“It’s a really good question and unfortunately I have to be a little bit speculative about it because I am not sure the police have ever laid it out, they usually just say for investigative purposes,” Brown said. “We had that here with the mass shooting in Nova Scotia in 2020 and of course that was a similar situation where it took a long time to figure out what [kind of firearm] was used in that case.”

Sault Police have previously disclosed that 41-year-old Angie Sweeney was killed first, shot at her Tancred Street home while her 12-year-old daughter was inside the house. Hallaert then drove to a home on Second Line East where he killed his three children: 12-year-old Abigail Hallaert, 7-year-old Alexandra Hallaert and 6-year-old Nathaniel Hallaert.

He also shot the children’s 45-year-old mother — who was wounded but survived — before turning one of the guns on himself.

As SooToday first reported, Hallaert was slapped with a one-year weapons ban after a December 2021 conviction for assaulting a police officer. That order expired in December 2022, just ten months before his shooting rampage.

Despite being asked, Sault Police have not disclosed whether Hallaert’s weapons were seized and returned to him after the one-year ban, or if his PAL was up to date at the time of the shootings.

Brown said he doesn’t understand why police are hesitant to release the PAL status or models of firearms used in killings.

“It never quite makes a lot of sense when we have these kind of murder-suicide events because from the police perspective, the main investigation, the criminal stuff, is largely over, unless they are investigating maybe a criminal transfer of firearms and that might be a reason,” he said. “If it’s a case they knew these guns were his guns and he got them back, that doesn’t give them much of an excuse.” 

As SooToday also previously reported, Hallaert posted in the Facebook group Concealed Carry Canada that he had “a lot of” 30.06 Win rounds of ammunition that he was looking to trade for .32 Win Special and 308 rounds, or buy those rounds outright.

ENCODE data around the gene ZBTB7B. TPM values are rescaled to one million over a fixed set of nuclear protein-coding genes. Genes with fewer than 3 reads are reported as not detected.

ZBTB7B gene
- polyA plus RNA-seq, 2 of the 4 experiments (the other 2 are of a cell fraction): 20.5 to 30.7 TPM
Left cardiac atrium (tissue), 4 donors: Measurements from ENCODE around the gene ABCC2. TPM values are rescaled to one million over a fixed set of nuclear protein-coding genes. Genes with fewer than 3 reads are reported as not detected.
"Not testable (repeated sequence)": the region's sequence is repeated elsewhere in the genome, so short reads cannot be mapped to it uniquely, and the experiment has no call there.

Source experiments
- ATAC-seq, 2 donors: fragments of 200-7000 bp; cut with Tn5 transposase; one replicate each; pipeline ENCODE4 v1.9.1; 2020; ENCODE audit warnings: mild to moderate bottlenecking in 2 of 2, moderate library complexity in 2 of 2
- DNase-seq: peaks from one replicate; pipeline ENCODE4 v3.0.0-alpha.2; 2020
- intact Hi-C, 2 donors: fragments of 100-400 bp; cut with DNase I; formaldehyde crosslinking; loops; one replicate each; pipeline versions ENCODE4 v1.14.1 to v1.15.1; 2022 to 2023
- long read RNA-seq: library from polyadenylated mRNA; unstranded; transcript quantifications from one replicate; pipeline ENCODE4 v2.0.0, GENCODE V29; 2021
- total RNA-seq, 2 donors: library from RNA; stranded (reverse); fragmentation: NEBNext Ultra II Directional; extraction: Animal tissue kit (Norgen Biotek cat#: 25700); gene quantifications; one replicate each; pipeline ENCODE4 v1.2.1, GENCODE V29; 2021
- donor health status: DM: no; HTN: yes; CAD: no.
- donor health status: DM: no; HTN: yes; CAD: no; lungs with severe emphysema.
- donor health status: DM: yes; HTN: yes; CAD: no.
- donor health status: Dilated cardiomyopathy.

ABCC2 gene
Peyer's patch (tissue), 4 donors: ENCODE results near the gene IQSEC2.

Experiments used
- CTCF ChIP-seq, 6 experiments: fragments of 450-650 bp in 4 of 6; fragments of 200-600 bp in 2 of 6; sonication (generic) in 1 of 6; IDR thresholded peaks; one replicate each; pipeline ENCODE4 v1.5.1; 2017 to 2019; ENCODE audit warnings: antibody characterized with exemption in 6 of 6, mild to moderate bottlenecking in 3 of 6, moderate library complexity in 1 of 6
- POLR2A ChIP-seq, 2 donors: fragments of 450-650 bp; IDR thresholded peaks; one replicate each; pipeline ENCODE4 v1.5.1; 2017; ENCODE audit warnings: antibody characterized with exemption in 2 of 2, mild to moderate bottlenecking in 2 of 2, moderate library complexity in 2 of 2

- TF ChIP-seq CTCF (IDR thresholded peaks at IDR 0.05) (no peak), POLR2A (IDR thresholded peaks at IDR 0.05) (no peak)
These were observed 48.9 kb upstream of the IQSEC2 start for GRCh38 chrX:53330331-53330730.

Generally speaking, Brown said he is somewhat suspicious when police say they are not going to go into details after a mass shooting.

“There are a bunch of ways police could be implicated in why someone has a firearm or got a firearm back that I think they can just avoid by saying things are still under investigation and we are going to hold off until an inquest or whatever else,” said Brown. “I am a little reluctant to say that myself but I suspect there may be some of that going on.”

Brown said it is difficult to have a conversation around firearms policy when police are being tight-lipped about it in the aftermath of a mass shooting.

“It’s really hard to discuss that in a rational way when we have so little facts, not only around what kind of gun should be around or not around, but how well is our screening process working?” he said. ”We mitigate risk by having a good licencing system, yet it’s really hard to evaluate how it’s working when we have these situations where someone who very clearly probably should not have a firearm, as things worked out, had one. If the screening process didn’t work or if the police didn’t do their job, it’s helpful from a public policy perspective to know what is going on here.”

Brown said police in the United States are often much more forthcoming with information made public immediately after a mass shooting.

“There’s a different culture around the Canadian police right now around this issue,” he said. “If you shed light on it, from my perspective, that would be good because I think more people should be thinking about it."

Kenneth Armstrong

About the Author: Kenneth Armstrong

Kenneth Armstrong is a news reporter and photojournalist who regularly covers municipal government, business and politics and photographs events, sports and features.